Joel and Ethan Coen have never been personal filmmakers in an obvious sense, but A Serious Man is as close as they’re ever likely to get to autobiography. Set in a Minnesota town modeled on the Minneapolis suburb where they were raised, the film focuses on a physics teacher (Michael Stuhlbarg) whose faith in the moral order is shaken by a string of personal misfortunes. Desperate for reassurance, he turns to a series of rabbis for guidance, but their advice is so ambiguous as to be useless, sending him further into doubt and anguish. The film is staged as an antic, even absurd farce, but the underlying themes are profound disillusion and spiritual unease—themes that the Coens, for once, were willing to cop to when The A.V. Club caught up with them at the Toronto International Film Festival the day after its première.
The A.V. Club: The setting of A Serious Man is based on the Jewish community in the Minneapolis suburb where you grew up. How much of your own memories or experience informed the world of this movie, or inspired it in the first place?
Ethan Coen: Oh, a lot. I mean, it’s all about where we grew up, and the period is when we were kids. That was a big part of the appeal. It’s what got us going on doing the movie, doing this story. Feeling like, in terms of setting, you’re returning to your childhood gives you some kind of strange charge. In terms of what happens, there’s no autobiography in that sense. That’s all made up. But in terms of where it is and the feeling of the environment, that’s all where we grew up.
Joel Coen: And the kinds of people in the religious community and the academic community, because our parents were both teachers.
AVC: Being Jewish is unique in that it’s both a cultural identity and a religious tradition; you can be a secular Jew, but not a secular Christian. How much of a part did that tradition play in your upbringing? Was that present in your house?
JC: Well, yes, very much so. Our mother was a very religious and observant Jew, our father less so. She was kind of driving the religious education, so for us it was more a burden and an obligation when we were kids at that age.
EC: The religious part of it, and the language instruction, all of that, I mean the ethnicity part of it, is just… It’s just kind of the given of who you are. But Hebrew school is just what it was for all of our peers, just a huge boring pain in the ass.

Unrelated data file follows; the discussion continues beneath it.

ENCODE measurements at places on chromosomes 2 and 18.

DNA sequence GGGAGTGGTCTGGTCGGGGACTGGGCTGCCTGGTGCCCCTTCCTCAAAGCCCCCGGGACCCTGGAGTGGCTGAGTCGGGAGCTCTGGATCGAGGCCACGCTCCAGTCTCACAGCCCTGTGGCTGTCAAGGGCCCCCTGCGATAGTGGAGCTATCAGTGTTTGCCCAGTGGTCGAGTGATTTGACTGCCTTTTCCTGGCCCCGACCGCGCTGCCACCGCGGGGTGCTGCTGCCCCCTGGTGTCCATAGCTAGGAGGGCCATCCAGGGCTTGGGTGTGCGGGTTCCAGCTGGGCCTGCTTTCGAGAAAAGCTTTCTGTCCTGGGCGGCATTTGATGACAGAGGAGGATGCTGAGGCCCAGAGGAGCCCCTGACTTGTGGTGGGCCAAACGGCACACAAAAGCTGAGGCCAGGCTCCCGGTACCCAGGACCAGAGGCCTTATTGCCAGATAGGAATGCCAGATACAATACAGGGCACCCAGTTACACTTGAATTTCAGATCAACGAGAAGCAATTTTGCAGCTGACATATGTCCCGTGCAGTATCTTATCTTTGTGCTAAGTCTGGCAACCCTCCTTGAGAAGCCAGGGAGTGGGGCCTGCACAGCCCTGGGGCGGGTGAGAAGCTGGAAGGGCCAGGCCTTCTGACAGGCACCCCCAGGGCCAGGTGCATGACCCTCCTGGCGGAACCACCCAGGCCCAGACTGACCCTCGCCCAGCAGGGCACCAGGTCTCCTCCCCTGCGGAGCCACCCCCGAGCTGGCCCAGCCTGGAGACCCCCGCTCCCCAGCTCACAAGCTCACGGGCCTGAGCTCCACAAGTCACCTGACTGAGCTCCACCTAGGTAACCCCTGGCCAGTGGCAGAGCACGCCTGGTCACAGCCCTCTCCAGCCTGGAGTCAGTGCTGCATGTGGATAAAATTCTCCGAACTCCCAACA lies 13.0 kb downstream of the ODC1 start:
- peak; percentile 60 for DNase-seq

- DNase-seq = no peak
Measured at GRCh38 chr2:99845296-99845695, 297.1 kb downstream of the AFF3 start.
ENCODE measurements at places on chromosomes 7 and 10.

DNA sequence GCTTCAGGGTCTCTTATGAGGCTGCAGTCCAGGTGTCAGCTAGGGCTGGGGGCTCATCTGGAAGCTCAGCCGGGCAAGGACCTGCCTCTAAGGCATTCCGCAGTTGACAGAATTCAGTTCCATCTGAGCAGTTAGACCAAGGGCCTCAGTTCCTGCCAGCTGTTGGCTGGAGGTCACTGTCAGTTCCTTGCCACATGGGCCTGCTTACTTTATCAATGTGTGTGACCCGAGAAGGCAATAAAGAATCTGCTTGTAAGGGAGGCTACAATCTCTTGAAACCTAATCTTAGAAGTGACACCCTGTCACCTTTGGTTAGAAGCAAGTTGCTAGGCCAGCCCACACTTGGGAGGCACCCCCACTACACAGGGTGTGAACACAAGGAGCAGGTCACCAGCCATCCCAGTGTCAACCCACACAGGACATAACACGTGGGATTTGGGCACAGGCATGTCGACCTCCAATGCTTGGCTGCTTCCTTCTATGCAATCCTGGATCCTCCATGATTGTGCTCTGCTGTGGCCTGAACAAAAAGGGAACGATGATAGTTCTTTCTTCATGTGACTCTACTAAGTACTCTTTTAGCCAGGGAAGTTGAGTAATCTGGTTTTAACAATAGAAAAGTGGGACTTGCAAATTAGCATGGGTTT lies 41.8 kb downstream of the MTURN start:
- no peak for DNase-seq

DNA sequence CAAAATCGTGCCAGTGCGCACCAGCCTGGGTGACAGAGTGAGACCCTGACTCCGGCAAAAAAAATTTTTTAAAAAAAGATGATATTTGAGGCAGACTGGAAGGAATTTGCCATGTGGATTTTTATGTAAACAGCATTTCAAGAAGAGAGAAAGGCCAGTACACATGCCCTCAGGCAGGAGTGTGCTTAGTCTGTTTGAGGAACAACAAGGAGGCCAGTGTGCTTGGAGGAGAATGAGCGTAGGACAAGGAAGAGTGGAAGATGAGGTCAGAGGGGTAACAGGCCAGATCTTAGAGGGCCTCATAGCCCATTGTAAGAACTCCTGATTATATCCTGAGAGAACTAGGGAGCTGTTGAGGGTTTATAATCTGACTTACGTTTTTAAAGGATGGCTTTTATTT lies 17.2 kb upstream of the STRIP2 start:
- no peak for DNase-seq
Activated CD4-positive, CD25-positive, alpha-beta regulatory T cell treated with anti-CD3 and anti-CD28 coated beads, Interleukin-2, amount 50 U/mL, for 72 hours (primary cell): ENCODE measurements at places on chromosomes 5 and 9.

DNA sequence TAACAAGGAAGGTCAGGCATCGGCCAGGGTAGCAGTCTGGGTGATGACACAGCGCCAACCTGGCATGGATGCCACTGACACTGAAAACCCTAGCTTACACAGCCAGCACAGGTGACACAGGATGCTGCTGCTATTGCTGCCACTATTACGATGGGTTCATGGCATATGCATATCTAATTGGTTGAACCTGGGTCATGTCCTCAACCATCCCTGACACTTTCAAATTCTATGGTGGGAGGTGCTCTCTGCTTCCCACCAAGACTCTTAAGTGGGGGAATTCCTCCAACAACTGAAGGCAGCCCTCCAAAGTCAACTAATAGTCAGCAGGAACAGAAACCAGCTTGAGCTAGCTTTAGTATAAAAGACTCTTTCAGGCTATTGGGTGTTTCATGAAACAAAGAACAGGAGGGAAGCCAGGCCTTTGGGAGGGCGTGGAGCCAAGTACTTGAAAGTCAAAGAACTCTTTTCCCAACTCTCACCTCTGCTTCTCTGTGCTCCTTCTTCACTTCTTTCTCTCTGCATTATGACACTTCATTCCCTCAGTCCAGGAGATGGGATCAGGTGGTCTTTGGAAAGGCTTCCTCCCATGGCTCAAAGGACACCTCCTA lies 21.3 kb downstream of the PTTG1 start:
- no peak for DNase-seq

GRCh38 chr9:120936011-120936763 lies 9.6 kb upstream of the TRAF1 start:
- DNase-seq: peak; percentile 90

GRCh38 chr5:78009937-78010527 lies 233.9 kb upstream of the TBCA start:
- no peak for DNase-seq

AVC: Were you both bar mitzvahed?
JC: Yeah, yeah.
AVC: Was that just something you did because other kids in your class did?
JC: Oh, no, we were absolutely required to do it. There was no choice in the matter.
EC: And everyone did it.
JC: Just as there was no choice in attending Hebrew school five days a week. And going to synagogue every week.
EC: No choice in two respects, because of the family, because of our mother. But also because you didn’t even question it, because all our peers did it. Much more so than now. We have kids in New York, and—a lot of Jews, some of them are bar mitzvahed, and some not. There, it was universal.
AVC: The movie is something of a hybrid. On one level, it’s dealing with profound questions about religious faith and moral responsibility, and on the other it’s a farcical comedy. What was the first thing that fell into place for you? Was it the deeper questions, the characters, or the setting?
JC: To be honest, the setting was first in a way. Secondly, it was the character who’s a member of that community, and trying to make sense of his life in the midst of this crisis, in the context of that community. Someone who’s part of that community, so he’s trying to make sense within that context.
EC: But it’s an interestingly put question, because it’s the whole thing of—what you’re getting at is, there’s a story, there’s a guy. He visits three rabbis. Then it can either be a fable, or it can be some Borscht Belt joke. In the movie, it’s kind of both.
JC: Yeah, it’s both. We were just talking about that, actually, how “A guy goes to see three rabbis” is either the beginning of a joke or the spine of a folktale, you know what I mean?
AVC: The movie is embedded with little stories, like the opening vignette, that can be seen as an equivalent to Biblical parables, but it’s an open question as to whether they mean anything. Take the story the second rabbi tells, about the dentist who discovers a message written in Hebrew on his patient’s teeth. Is “The Story Of The Goy’s Teeth” an example of divine visitation, or is the moral that you should forget what you don’t understand and just live your life?
EC: [Laughs.] That’s so great. It’s just gratifying, I must say. It’s not even your question, it’s just gratifying to hear a complete stranger—or virtually a complete stranger—referring to the story of the goy’s teeth. It makes me feel like we accomplished something.
AVC: It’s your Grand Inquisitor.
JC: Yeah. We’ve got the parable of the goy’s teeth. We were sort of aware, while we were doing it, of it being an elaborate shaggy-dog story that fits into the story in an interesting way, you know? The beginning was more of a feeling thing. It relates only in the sense that it feels right. Retrospectively, you can sort of impose some analysis on it, and say “Here are the reasons,” or “This may have been partly what you were thinking at the time.” But we weren’t really thinking that at the time, we were just thinking it felt right.
AVC: And the shaggy-dog story is itself a venerable Midwestern tradition.
AVC: You seem to make tonal decisions based more on instinct than any conceptual framework, but was there a point at which you decided to play the farcical and philosophical qualities of the movie on top of each other?
JC: Honestly, I don’t think ever it comes up, even subtextually. It just goes where it goes. Sometimes, in certain stories, I think we know at the outset essentially what the tone is going to be, or it becomes important that we’re groping toward some kind of story with a certain kind of tone that we both get somehow. But I don’t think how that’s combined with other elements is ever in any way overtly discussed.